Two independent cycle shops pass on their advice and experiences on how to set up in the retail business...

How to set up a bike shop

Luke Pickering contacted BikeBiz asking for help and advice in opening a bike shop in Gloucestershire. You can read his letter here.

Here are two of the responses we received from BikeBiz readers.

Response #1

James Lydon: "I read the article last month regarding Luke Pickering’s plans to open a new cycle store for the first time and thought I’d chip in with a few words of experience/observation.

I currently work as part of a two-man team in an independent cycling store in a small town. I am generally responsible for website maintenance, stock orders/supplier relations, bike servicing/building and all things shop floor related (merchandising/displays/sales etc).

Sales of bikes and frequency: given the small population of our rural location we actually have a large cycling catchment area and get a lot of cycling traffic around our area, being situated between the City of York and the east coast. We would look to be selling between 10 and 15 bikes per week. Realistically Saturday would see one third of these sales.

At the end of the day bike sales will rely on three main things: 1) Footflow and getting people in the shop (we chain seven bikes outside our store on special offers and the amount of passers by it draws into the store is remarkable). 2) Your Employees… employ experienced or confident staff who don’t ignore customers 3) Price Range: knowing your local market would help with this but £300-2,000 is not a bad price range to aim for.

We also benefit quite a bit from being part of the Cycle to Work scheme. Whilst we do lose a small percentage to these sales, the sheer quantity of these bikes that go out on the scheme is invaluable, especially if the NHS trust mentioned in the article is part of the scheme. Food for thought.

Suppliers and Margins: When I joined the company, they had/have quite a mixed array of bike stock, stocking Dawes/Giant/Orbea/ Massi/Falcon/Raleigh/2×2/Mongoose… the point is… it’s too much, especially for an independent store. I find customers having too much choice in store leads to indecisiveness and can lose you a sale. We stock the majority of our bikes with one supplier and we get a pretty hefty discount because of that.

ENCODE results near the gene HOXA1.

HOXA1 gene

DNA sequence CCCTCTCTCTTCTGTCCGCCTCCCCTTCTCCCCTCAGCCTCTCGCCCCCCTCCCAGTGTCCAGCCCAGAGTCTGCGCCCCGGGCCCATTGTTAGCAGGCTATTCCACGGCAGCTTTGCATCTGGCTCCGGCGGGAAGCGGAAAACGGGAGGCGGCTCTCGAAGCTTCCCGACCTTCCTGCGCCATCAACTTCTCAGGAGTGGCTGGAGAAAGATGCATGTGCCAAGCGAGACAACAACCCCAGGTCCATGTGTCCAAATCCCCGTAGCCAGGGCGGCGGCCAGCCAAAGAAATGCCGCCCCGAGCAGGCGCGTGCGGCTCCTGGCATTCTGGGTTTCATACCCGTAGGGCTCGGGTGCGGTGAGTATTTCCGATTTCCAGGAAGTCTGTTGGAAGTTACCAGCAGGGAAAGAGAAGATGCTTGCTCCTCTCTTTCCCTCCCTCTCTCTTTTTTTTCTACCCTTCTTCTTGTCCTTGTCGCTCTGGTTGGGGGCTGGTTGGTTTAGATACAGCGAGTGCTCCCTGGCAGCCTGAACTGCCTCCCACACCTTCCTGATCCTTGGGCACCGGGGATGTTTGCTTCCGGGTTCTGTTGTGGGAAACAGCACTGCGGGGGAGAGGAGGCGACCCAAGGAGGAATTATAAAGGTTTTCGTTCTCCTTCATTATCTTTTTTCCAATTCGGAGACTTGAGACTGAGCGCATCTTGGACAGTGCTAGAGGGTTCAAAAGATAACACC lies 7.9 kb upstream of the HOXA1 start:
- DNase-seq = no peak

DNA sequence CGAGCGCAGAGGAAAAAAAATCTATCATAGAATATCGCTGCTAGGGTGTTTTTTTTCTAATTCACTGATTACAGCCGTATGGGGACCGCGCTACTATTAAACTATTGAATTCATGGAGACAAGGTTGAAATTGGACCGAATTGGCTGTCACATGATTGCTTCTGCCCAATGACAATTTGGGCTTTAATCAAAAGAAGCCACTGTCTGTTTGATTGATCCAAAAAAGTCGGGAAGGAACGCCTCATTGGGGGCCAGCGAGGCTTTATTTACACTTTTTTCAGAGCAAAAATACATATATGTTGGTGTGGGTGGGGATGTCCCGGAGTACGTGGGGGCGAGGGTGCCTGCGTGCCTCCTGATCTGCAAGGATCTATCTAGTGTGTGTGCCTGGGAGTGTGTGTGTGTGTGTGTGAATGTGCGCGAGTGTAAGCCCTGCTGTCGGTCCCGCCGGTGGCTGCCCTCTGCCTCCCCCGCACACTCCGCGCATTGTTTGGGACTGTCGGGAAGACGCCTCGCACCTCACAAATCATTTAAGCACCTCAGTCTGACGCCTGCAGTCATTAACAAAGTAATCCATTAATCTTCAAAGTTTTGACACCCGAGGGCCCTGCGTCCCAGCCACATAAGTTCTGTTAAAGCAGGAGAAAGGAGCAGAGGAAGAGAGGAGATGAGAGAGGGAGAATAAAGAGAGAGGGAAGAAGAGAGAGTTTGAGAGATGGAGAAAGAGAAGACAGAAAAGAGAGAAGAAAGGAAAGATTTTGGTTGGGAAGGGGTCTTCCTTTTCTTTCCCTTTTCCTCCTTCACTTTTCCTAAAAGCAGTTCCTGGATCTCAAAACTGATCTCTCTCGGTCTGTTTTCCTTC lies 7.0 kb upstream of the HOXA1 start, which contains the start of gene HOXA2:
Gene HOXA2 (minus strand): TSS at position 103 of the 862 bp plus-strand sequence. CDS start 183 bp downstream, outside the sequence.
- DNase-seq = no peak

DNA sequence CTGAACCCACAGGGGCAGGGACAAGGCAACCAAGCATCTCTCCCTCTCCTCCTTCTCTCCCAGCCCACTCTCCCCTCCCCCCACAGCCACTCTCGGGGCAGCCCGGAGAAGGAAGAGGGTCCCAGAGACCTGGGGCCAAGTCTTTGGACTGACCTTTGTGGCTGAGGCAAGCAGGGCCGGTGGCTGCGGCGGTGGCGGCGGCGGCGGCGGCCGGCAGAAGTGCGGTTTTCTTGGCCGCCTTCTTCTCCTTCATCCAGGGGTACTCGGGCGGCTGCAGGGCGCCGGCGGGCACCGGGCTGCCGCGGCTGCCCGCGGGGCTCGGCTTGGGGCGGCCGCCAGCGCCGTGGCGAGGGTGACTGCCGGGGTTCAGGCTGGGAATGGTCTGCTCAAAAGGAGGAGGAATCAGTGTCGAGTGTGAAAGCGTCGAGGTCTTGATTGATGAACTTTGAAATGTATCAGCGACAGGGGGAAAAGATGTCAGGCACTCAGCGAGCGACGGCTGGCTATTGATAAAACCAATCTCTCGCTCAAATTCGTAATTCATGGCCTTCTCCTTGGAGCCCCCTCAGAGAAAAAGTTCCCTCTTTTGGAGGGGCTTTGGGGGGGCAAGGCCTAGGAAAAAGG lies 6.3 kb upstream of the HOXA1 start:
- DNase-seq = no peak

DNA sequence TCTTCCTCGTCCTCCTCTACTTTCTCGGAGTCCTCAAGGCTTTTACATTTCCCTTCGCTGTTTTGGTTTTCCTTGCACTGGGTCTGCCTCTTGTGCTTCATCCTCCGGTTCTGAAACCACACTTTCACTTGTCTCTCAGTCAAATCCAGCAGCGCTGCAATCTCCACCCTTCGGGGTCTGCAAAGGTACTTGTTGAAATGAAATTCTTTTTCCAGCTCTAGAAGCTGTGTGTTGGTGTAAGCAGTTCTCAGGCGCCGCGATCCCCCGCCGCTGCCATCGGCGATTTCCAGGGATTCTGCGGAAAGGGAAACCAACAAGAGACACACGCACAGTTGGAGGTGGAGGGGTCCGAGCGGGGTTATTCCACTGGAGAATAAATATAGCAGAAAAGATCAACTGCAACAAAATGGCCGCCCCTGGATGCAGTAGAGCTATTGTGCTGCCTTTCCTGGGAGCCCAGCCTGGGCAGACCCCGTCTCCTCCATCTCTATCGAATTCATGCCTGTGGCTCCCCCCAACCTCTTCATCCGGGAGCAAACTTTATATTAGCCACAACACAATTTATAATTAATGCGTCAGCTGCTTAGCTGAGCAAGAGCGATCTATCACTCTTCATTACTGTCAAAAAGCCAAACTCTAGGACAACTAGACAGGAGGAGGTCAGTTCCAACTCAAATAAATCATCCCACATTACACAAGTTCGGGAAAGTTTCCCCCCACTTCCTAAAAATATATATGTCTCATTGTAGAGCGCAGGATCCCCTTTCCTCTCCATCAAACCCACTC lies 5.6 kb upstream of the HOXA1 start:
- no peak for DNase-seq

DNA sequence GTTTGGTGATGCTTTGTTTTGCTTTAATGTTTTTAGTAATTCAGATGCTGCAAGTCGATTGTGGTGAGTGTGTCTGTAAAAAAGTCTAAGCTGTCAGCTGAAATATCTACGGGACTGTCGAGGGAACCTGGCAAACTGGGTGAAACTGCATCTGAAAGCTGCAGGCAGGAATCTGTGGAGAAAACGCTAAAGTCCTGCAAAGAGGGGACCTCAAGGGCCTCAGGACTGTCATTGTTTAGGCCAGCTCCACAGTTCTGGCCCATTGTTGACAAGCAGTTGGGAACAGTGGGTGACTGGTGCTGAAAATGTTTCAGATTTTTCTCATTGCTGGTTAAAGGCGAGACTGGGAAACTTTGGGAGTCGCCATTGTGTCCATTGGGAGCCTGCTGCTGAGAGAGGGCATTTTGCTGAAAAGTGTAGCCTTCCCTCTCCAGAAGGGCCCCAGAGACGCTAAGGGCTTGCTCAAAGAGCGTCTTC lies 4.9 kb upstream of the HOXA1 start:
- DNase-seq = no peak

As far as margins are concerned 35 per cent is a decent figure to aim for. I am solely responsible for pricing our stock and I generally aim for between 30-35 per cent. But again, you can increase this by committing yourself to certain suppliers.

Sale of Return: Never going to happen. You’ll soon notice the reps/suppliers do what they’re supposed to and entice you to buy bulk at special margin costs. Is this a good idea? Yes… if you know your local cycling economy. Remember those bikes I said we chain outside to lure customers in? Well they’re 2009/2010 models that have been stored away. I guess I’m trying to say you would benefit from only doubling up on sizes of what you want to order in… to begin with at least. Don’t triple or quadruple order sizes of bikes unless they’re at a ridiculous price and you have the storage space. What suppliers may offer you are demo bikes, usually one model bought at a cheaper rate on the understanding that you want to let your customers ride out the bike to convince them to buy one. You may not get this offer straight away; it’s something a long/constant relationship with a supplier would bring about. We, for instance, allow customers to ride shop floor bikes outside if they need a final bit of encouragement.

Final Observations: Whilst we try to maintain good margins, customer service and make a profit like any business, if you’re going to start a new store the best two bits of advice I could give you are this: 1) Stock a healthy range of kids bikes ranging from £80-300, 12"-26" wheel sizes… summer holidays, Easter holidays, birthdays, Christmas… we sell on average more kids bikes than adults bikes every week. 2) Servicing and repairs: This is our bread and butter income…£15 service here, £70 repair there. If you find you don’t sell the numbers of bikes you set out to, repairs and servicing will at least pay your employees. The most valuable and highest margin commodity in a cycling shop is labour.

I wish you all the success with your new store. One thing you’ll find in the cycling industry is that for those of us who are passionate or even have just a passing interest, you’ll always be making new friends eager to tell you of their travels and adventures.

Response #2:

Martin Brown, Director, Bike Shack (Petersfield): " Firstly I wish you good luck in your new venture as these are tough times for every one at the moment. But I think the market as a whole is defiantly on the rise.